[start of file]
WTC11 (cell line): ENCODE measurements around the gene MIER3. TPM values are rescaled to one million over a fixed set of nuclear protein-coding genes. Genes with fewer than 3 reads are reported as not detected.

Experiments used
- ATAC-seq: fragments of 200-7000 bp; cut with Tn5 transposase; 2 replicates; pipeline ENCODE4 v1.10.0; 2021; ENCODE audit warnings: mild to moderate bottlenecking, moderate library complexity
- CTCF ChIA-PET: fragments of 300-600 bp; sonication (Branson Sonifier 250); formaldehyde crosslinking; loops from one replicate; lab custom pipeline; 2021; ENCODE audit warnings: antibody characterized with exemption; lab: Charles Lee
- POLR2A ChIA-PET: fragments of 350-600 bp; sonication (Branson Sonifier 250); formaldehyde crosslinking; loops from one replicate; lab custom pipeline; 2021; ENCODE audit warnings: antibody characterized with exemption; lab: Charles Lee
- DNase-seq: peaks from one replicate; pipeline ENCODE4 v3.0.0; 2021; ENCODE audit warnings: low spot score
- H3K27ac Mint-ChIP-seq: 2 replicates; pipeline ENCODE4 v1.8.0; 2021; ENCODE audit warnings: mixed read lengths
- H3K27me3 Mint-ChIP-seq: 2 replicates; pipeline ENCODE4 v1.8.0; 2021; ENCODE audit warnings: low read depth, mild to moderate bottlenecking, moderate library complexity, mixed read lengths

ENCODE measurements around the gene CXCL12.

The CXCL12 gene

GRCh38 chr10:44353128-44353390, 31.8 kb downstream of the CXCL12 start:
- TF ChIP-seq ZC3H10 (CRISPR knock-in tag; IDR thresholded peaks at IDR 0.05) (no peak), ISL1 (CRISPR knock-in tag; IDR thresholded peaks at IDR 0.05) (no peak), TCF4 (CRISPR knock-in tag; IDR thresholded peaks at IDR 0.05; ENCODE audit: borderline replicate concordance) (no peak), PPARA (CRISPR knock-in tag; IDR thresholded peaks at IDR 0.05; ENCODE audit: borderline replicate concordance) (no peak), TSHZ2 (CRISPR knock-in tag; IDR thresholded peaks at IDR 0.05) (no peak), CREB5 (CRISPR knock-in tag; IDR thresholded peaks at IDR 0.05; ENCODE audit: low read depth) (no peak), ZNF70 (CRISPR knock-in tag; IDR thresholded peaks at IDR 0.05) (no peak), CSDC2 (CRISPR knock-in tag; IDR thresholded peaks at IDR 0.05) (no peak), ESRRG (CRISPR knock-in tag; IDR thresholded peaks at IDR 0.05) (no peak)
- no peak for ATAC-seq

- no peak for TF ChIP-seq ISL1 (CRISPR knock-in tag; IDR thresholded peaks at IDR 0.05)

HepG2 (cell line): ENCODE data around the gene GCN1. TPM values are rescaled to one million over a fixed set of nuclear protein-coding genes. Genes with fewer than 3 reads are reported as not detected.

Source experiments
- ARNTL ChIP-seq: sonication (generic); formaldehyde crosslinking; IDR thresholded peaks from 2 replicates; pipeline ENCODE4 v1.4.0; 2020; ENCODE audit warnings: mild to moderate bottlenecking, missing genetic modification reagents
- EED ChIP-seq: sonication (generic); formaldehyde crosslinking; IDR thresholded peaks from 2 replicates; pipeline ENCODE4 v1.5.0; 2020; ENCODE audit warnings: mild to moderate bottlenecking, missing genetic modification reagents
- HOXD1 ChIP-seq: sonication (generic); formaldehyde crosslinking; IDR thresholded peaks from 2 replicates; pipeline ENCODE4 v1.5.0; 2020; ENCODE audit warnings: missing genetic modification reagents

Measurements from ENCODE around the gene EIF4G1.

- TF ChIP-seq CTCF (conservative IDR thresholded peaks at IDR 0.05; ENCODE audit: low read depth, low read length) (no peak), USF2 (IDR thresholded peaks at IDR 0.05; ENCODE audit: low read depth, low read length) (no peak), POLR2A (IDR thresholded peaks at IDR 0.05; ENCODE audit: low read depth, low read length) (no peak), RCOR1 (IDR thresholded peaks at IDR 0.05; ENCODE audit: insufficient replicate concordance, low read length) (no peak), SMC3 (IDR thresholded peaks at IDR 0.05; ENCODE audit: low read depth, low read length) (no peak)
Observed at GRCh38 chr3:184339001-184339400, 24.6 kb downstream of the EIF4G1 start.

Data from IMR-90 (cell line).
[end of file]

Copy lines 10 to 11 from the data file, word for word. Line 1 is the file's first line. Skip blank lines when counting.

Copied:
The CXCL12 gene

GRCh38 chr10:44353128-44353390, 31.8 kb downstream of the CXCL12 start: